I don't know much about this area. It used to be called Takecho 竹町 but is now the district of Taito 台東 in the ward of Taito 台東. Satake Shotengai 佐竹商店街 in the center of the district is one of the district is one of the oldest shopping arcades in the country—that depends on how you define a shopping arcade, I guess, because it looked like it was a run-of-the-mill Tokyo merchants' street during its early life, rather than something evoking a Parisian arcade, and it wasn't covered until the 1970s when it was finally rebuilt after being leveled in the Second World War. Satake and the rest of the district feels distinct from the rest of the ward, nothing like Ueno and its park and arcades, or the rest of Shitaya: self-contained, with no gangs of tourists yet, and not many hotels, and not many office buildings around, either. The shopping arcade still has a pulse but doesn't look like it's drawn the interest of developers. I don't have much of a sense of the place, to be honest. But, yes, developers have not really been through to carve up the smaller lots, so there are still plenty of tin-sided buildings, most of them workshops or small factories, some restaurants. And I could have gone anywhere in the city to collect pictures of this corrugated metal siding, but this is where I've been walking, the past week or so.
This wall belongs to, if I recall correctly, what might have once been a workshop with an apartment over top but is now a garage with an apartment over top. These walls are everywhere in Taito Ward, especially in neighborhoods like this. Nothing is very old in Tokyo, and this whole area would have been a scorched wasteland seventysomething years ago, and most of the oldest buildings around here are from the '60s, put up to replace whatever went up temporarily in the late-'40s or '50s, and those shacks were definitely made of corrugated tin, too, and concrete bricks and scavenged lumber and war surplus building materials... It's hard to tell how old buildings in Tokyo are, usually nothing to give them away, unless they're incredibly old (and by that I mean, say, usually early-20th century) or incredibly new, but with these tin-sided buildings, you can usually take a guess, based on corrosion and rust and how much they've been patched over the years.
You can see the contrast. Off-white, brown, beige stucco vs. corrugated metal.
This is further to the north, between Iriya Station and Inaricho Station (I know this describes a huge area). The building that once stood in this empty lot was close enough to the tin-clad building to hide it. The street was formerly home to a number of small workshops, and older homes. The only business still operating on the street is a tofu factory. A new apartment block is going in here, now. Throughout the area, new asphalt has been laid down the alleys, new buildings sit alongside old ones. Most of the apartment blocks went up about a decade ago. The tin cladding marks this building out as belonging to the a former generation. The tin and its corrosion and rust and imperfections and asymmetry look out of place, suddenly, as newer buildings go up all around. I've talked about this before, the grey and beige local skylines of Tokyo, get up on a rooftop and you're in a forest of off-white lowrise apartment blocks, as far as the eye can see—maybe a bundle of office towers in there, maybe the Skytree in the distance. This is what it looks like at eye-level, all the off-whites rising around you...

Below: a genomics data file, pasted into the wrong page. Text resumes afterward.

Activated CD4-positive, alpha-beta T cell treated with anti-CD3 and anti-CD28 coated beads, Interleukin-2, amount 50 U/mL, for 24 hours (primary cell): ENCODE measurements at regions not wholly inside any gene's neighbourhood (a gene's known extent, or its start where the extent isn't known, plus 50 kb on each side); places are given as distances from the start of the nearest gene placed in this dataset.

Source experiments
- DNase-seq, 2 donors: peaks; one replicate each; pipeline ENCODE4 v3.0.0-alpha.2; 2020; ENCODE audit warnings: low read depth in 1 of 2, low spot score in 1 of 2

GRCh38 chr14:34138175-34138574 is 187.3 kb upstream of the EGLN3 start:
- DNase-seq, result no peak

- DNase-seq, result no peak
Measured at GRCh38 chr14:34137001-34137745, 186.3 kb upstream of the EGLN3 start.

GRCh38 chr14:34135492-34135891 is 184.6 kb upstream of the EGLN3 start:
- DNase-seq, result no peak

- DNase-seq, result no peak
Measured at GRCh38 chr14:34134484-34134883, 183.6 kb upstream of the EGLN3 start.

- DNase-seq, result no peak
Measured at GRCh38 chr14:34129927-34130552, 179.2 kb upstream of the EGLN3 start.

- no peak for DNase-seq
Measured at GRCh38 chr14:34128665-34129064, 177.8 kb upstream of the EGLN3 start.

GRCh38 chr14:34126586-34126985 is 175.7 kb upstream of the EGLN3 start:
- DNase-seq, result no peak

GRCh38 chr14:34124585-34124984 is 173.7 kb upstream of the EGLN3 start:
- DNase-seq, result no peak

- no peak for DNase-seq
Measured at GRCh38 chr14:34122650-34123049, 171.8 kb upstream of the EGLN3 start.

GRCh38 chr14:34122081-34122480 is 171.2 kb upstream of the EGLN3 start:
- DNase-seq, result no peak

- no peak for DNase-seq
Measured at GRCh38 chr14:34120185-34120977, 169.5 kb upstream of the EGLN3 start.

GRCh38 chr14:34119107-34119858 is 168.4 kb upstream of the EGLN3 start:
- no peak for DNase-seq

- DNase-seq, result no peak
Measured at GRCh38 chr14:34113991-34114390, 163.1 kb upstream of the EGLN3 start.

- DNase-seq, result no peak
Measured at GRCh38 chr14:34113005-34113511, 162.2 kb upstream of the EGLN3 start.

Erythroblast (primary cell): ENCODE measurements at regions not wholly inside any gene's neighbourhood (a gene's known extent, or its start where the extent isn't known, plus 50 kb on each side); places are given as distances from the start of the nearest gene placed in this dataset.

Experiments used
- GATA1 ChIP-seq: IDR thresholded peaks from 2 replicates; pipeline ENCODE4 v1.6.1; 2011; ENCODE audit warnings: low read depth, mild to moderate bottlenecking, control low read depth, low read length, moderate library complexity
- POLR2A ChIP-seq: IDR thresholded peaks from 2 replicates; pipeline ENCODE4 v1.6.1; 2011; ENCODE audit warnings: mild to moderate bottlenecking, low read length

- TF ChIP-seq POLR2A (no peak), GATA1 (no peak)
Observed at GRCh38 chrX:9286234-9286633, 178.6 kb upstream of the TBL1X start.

Look at this: corrugated metal, exposed wiring, campaign posters (this one for a Matsuo Akihiro 松尾あきひろ of the Constitutional Democratic Party of Japan 立憲民主党). Like a concrete wall with stenciled and stickered xiaoguanggao 小广告 represents the Chinese city, this has to be the Tokyo version of that. This is the Tokyo version of, like, an old dormitory building in Chaoyang spraypainted with banzheng 办证 ads.
Because this is Japan, a land of obsessives, there are coffee table books, blogs and Instagram devoted to this totan architectureトタン建築, and I'm a latecomer to this, just like I am to everything else in this country. The Japanese are nostalgic for the Showa like Americans in the '70s were nostalgic for the '50s and maybe it's like me getting drunk, putting on a Pavement album and watching promotional videos for defunct malls on Youtube—just the innocence of the time (rather than Showa militarism and destruction, more the postwar boom times), the relative wealth and comfort of life under the string of Jiminto 自民党 Prime Ministers, building booms, bubbles... But so, nobody is going to save these buildings, which represent that time, since they're not pretty enough to save and probably not built well to survive a major disaster—these ones are still around because of a three decade economic slump, once the bubble burst.
Up until a couple hundred years ago, this area was a backswamp, a slimy wetland routinely flooded by the Iruma and then Sumida. The name Nihonzutsumi 日本堤 (Japan dike?) might originally have been written as 二本堤, referring to the two dikes in the area, one running between Asakusa 浅草 and Minowa 三ノ輪 and then another from Sanya 山谷 to Shodencho 聖天町. What is now the district of Nihonzutsumi within the ward of Taito was formerly way out on the edge of the city and known as a place that outcastes and other people relegated to the filthiest municipal chores, such as hauling night soil and tanning leather. It was not a safe place to live because it was prone to flooding. Eventually, the red light district of Yoshiwara 吉原 relocated from the center of town, and the entertainment district of Asakusa began to grow a bit further south, but Nihonzutsumi became the center of Sanya, a neighborhood whose name has been scrubbed from maps because of its association with outcastes and later the yoseba 寄せ場, an informal labor market, the doyagai ドヤ街, the collection of flophouses and shortstay rentals for workers, and the criminal organizations, dominated by the Kanamachi Ikka 金町一家, that were based in the neighborhood to act as labor brokers and skullcrackers while also doing side business in extorting workers, prostitution, gambling and loansharking.